[44]. This is why large neuronal ensembles and large-scale recordings are preferable for BMI control. In particular, recordings from large ensembles are critical when multiple behavioral variables have to be decoded simultaneously [28]. Additionally, ensemble recordings assure stability of BMI control [1]. As to Jennifer Aniston neurons, they are more likely to be discovered when there is a large neuronal sample to select from.

Decoding algorithms

BMI decoders employ statistical and machine-learning methods to optimally extract behavioral parameters from neural activity. Initial settings of a decoder are computed using a sample dataset, also called training dataset. For example, in monkey experiments, training data is often derived from 5 to 10 minutes of performance during which monkeys execute their motor task manually, for example using a joystick [6,11,27]. For this interval, the decoder is trained to extract motor parameters (position, velocity, force) from neuronal activity. The mode of operation is then switched to brain control during which the task performance (e.g., reaching targets with a computer cursor) is controlled by the decoder instead of the monkey hand.

In addition to manual tasks, training data can be obtained by having a subject (monkey or human) passively observe movements

performed by a prosthetic limb, or by asking the subject (human only) to imagine limb movements without producing them. These approaches to decoder training are particularly important for paralyzed patients who are unable to execute manual tasks.

Many BMI decoding algorithms have been proposed during the last several decades. The choice of algorithm in each concrete case is dictated by the behavioral parameters of interest, characteristics of neural signal (single-unit recordings, field potentials, etc.), number of recording channels, and the requirements of the behavioral task (e.g., continuous control of cursor position versus making discrete choices).

Population vector has been an influential approach to neural decoding [41]. In this method, training dataset is derived from a center-out task during which the subject performs arm movements from a central location to different targets. The direction of movement for which a neuron exhibits the highest firing rate is called preferred direction. Decoding of movement direction is performed by calculating the population vector, which is a vector sum of individual-neuron vectors pointing in each neuron's preferred direction and weighted by the firing rates of the corresponding neurons. Notwithstanding many benefits of the population vector approach, this method is suboptimal because it does not include procedures that would minimize the decoding errors.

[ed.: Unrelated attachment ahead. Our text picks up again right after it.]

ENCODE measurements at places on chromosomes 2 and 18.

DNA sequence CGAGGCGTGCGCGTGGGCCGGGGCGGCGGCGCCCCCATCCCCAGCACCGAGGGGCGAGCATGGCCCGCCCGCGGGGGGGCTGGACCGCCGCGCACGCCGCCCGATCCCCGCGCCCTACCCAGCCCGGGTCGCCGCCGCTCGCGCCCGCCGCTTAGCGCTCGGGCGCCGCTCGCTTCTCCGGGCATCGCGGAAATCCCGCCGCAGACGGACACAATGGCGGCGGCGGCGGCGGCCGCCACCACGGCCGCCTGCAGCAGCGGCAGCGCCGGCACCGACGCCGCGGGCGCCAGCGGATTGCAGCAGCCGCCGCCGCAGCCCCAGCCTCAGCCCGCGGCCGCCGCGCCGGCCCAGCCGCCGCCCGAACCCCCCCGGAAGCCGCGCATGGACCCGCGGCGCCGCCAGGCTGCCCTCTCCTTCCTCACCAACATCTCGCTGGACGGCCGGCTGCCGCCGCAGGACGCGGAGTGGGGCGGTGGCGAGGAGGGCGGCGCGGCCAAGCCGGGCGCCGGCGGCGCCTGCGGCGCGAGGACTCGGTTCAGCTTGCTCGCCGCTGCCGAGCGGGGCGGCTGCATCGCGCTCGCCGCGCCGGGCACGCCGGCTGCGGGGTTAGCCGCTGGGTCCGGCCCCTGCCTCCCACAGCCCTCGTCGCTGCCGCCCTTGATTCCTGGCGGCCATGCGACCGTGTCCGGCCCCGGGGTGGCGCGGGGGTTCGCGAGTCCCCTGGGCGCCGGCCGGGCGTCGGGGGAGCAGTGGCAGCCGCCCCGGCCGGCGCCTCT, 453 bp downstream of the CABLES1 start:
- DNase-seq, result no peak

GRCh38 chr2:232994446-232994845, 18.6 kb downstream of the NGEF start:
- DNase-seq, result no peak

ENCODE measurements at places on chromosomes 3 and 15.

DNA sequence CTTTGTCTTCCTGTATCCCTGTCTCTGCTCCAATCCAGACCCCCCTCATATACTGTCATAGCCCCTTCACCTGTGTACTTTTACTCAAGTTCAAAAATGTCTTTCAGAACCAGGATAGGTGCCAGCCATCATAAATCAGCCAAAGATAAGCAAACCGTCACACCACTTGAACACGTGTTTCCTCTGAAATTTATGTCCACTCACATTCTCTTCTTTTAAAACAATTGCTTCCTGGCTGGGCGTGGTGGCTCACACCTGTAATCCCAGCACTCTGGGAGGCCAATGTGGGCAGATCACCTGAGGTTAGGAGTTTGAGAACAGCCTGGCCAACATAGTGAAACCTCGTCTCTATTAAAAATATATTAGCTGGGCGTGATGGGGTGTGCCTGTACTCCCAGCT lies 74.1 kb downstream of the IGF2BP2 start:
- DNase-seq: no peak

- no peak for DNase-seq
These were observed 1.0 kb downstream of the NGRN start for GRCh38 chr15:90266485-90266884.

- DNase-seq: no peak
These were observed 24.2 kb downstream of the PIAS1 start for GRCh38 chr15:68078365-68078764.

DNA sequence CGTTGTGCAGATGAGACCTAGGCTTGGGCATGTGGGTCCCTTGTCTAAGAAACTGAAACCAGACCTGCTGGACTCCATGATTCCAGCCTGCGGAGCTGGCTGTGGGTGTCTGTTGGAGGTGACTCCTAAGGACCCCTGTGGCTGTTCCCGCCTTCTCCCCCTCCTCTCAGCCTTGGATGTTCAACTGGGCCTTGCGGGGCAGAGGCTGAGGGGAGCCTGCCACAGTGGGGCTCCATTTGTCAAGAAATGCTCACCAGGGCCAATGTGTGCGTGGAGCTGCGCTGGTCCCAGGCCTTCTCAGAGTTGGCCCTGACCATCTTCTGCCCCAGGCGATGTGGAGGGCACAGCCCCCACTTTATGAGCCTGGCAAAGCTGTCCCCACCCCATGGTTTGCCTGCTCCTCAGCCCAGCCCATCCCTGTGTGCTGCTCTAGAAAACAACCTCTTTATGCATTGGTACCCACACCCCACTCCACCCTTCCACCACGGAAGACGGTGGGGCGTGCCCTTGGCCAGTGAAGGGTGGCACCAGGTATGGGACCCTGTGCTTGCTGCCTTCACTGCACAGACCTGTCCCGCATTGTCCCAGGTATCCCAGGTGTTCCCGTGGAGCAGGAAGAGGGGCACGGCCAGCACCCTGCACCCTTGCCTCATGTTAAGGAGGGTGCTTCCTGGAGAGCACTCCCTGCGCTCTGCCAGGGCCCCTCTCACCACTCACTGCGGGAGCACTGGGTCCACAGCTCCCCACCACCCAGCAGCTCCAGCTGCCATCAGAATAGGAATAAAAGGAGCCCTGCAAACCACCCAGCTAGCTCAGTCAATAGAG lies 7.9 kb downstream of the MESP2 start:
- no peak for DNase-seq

The Wiener filter works in a very similar way to the population vector, but has an improved accuracy because it minimizes mean-square error [45]. The output of the Wiener filter for time t represents a weighted sum of neuronal rates measured at several points (lags or taps) in the past. In a typical BMI implementation, 5-10 lags span 1 s interval preceding time t. The weights are computed for each neuron and each lag using matrix transforms of the training data.

The Kalman filter works better than the Wiener filter for many cases, particularly for behaviors that consist of several stereotyped patterns. The Kalman filter segregates the variables into state variables (e.g., limb position and velocity) and observable variables (neuronal firing rates). During decoding, states

are updated for discrete time steps (typically 50-100 ms). The update consists of two computations. First, the next state is estimated from the current state. Second, this estimation is corrected using the values of neuronal rates. This latter correction utilizes a model of neuronal tuning that describes the relationship between the states and neuronal patterns.

The unscented Kalman filter (UKF) offers several improvements to the classical Kalman filter [46]. It adds nonliniarity to the neuronal tuning model to better describe the relationship between neuronal modulations and movements, and also adds a time history of neuronal rates.

Artificial neural networks (ANNs) have been utilized as BMI decoders with good results [25,26]. Several ANN types are applicable to BMIs, for example Gaussian classifier, multilayer perceptron, Bayesian logistic regression network, adaptive logic network and learning vector quantization network. Shenoy and his colleagues proposed a dynamical ANN, called recurrent neural networks (RNN), where neuronal activity is treated as a function of its history [47].